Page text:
Mark H. Anbinder
Published in TidBITS March, 1992
I once promised a friend that I would avoid allusions to baseball in TidBITS, but it's going to be hard to resist the comparison to the free agent market in this one, and if you can't grow 'em yourself, buy 'em. Microsoft just announced that it will be purchasing Fox Software for a reported sum of $173 million dollars. Fox Software has a well-earned reputation for solid database products including FoxBASE+/Mac and FoxPro for DOS, and it's quite obvious that Microsoft wants an immediate database product since it has been unable to produce a decent one for a number of years now, either on the high end or the low end (ever used Microsoft File? I hope not.).
Microsoft claims that it will continue with its Cirrus database project, which has not been announced or discussed in any detail yet. It's safe to assume that Cirrus will not compete with Fox's products and that it won't be available for some time. I've heard nothing about a replacement for File, partly because Microsoft Works, as old and decrepit as it is, (ooh, people aren't going to like that statement :-)) can do much of what is needed from a simple flat file database with the Microsoft name on it.
So what's this acquisition mean? Lots. There have been two main gaps in the Microsoft application suite for some time now, database and graphics. Microsoft still has no graphics package to speak of, but Fox will bring powerful relational databases on both the Mac and DOS platforms to Microsoft. Suddenly Claris has a big competitor because even though FileMaker Pro isn't as complicated (or powerful) as FoxBASE, a lot of people will buy the Microsoft FoxBASE just because. After all, no one was ever fired for buying Microsoft. IBM is another story these days. ACIUS must not be terribly happy either, since 4th Dimension suddenly has a competitor with Mr. Bill's money behind it, and although installed base is extremely important, marketing rules the world. Odesta, by the way, is no more, and Double Helix, a quirky but fun and powerful relational database has been taken over by another company. Many of the original employees were staying on last we heard, so we have high hopes for Double Helix's continued success. Finally, there's Blyth, with Omnis on both the Mac and Windows, perhaps the most direct cross-platform competition for FoxBASE.
Those rivalries aside, I think it's clear that the Mac version of FoxBASE is merely a condiment, and the main course is FoxPro for DOS (and the future FoxPro for Windows). Perhaps the most notable acquisition prior to this one was when Borland bought up Ashton-Tate and added dBASE and its massive installed base to supplement Borland's own technically impressive Paradox. With that move, Borland now owns 75% of the PC database market, and Microsoft hates to see Borland doing so well in that arena. What better way to suddenly become a force in the database market than buying Fox, since Fox has a good set of products currently, good people working on them, and good technology that can be used elsewhere in Microsoft products. And you too could have all that if you had $173 million lying around.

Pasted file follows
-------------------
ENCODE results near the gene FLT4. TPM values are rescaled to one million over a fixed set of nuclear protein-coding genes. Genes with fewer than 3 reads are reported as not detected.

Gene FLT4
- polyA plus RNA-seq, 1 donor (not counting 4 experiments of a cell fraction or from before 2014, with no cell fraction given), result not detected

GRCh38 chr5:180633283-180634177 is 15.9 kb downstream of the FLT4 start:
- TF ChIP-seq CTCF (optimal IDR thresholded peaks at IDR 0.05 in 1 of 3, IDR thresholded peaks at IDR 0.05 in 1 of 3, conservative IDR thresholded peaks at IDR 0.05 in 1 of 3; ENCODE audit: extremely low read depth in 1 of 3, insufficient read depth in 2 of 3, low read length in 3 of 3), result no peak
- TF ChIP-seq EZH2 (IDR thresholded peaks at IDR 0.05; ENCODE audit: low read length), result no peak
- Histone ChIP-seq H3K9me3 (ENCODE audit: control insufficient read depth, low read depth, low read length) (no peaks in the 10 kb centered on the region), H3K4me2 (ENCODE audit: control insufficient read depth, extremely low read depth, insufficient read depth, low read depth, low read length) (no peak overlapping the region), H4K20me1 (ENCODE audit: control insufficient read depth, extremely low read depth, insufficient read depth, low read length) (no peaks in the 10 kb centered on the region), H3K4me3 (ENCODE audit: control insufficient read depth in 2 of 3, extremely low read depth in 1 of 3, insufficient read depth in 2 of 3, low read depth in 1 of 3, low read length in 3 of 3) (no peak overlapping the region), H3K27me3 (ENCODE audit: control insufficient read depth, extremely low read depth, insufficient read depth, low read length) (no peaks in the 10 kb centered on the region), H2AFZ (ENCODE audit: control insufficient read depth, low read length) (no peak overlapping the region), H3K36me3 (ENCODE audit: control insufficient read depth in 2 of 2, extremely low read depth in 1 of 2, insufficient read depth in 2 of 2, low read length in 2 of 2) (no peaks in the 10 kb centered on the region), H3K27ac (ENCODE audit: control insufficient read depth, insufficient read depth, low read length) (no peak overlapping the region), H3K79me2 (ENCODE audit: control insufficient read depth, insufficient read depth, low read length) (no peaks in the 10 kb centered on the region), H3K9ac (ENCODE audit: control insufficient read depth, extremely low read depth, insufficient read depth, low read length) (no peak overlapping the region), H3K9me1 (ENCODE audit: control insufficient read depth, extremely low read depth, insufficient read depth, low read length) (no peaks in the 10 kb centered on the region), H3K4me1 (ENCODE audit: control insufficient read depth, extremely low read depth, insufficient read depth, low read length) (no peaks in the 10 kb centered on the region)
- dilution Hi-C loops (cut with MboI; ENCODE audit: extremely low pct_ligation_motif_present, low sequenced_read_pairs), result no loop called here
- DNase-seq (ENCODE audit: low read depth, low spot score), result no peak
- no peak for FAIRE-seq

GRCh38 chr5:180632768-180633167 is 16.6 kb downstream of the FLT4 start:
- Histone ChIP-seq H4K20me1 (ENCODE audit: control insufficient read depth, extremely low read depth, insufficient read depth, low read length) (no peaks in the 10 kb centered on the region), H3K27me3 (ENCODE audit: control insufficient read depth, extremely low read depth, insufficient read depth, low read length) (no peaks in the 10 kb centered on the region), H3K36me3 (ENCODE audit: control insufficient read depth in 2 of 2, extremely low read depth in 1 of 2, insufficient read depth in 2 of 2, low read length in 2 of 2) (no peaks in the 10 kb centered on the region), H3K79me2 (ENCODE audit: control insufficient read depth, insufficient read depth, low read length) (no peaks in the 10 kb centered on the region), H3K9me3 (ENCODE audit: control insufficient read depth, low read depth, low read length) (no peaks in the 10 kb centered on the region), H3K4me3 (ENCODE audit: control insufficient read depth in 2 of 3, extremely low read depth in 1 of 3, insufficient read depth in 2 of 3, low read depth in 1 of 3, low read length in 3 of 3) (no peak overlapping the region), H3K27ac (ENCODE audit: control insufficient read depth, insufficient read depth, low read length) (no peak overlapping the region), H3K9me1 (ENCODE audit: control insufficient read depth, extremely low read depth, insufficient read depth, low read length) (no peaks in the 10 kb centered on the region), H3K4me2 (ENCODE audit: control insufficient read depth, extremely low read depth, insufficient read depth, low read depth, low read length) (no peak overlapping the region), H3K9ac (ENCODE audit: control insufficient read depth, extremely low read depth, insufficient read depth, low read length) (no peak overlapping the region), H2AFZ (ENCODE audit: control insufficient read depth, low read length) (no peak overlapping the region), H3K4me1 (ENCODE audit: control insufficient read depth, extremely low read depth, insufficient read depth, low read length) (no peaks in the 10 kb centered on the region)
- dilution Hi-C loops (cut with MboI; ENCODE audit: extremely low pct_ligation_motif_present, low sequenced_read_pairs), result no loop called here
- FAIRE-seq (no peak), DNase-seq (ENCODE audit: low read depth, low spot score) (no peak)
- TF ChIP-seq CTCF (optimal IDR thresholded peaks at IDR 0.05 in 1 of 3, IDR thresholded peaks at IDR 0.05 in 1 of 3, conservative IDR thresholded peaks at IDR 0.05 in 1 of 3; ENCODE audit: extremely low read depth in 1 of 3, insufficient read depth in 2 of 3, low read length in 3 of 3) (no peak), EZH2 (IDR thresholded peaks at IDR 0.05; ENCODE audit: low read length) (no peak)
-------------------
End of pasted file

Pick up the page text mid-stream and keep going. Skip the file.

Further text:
One nasty point which may just have become moot is the lawsuit filed by Ashton-Tate charging Fox with various violations of Ashton-Tate copyrights. If I remember correctly, there was a bit of look and feel in that suit as well, but I would hope that Borland and Microsoft will let the suit go away naturally, if such a thing is possible, and compete head to head in the marketplace.
I don't have a definite opinion whether this acquisition is good or bad because it depends on your point of view. If you like Microsoft, you'll probably like the deal because it patches a gaping hole in Microsoft's suite of products. If you're fan of other companies or, like me, are against the concept of large companies buying up smaller companies all the time, then you probably won't be quite so pleased. I dislike the concept of market domination because, as happened with Microsoft Works, the level of technology stagnates without competition. Now that Claris and Beagle Bros. and Symantec all have integrated packages out on the market, Microsoft has to scramble to clean up Works. Even the promised new version won't compete technologically with the newcomers, although current Works users will be happy for a real upgrade after so long.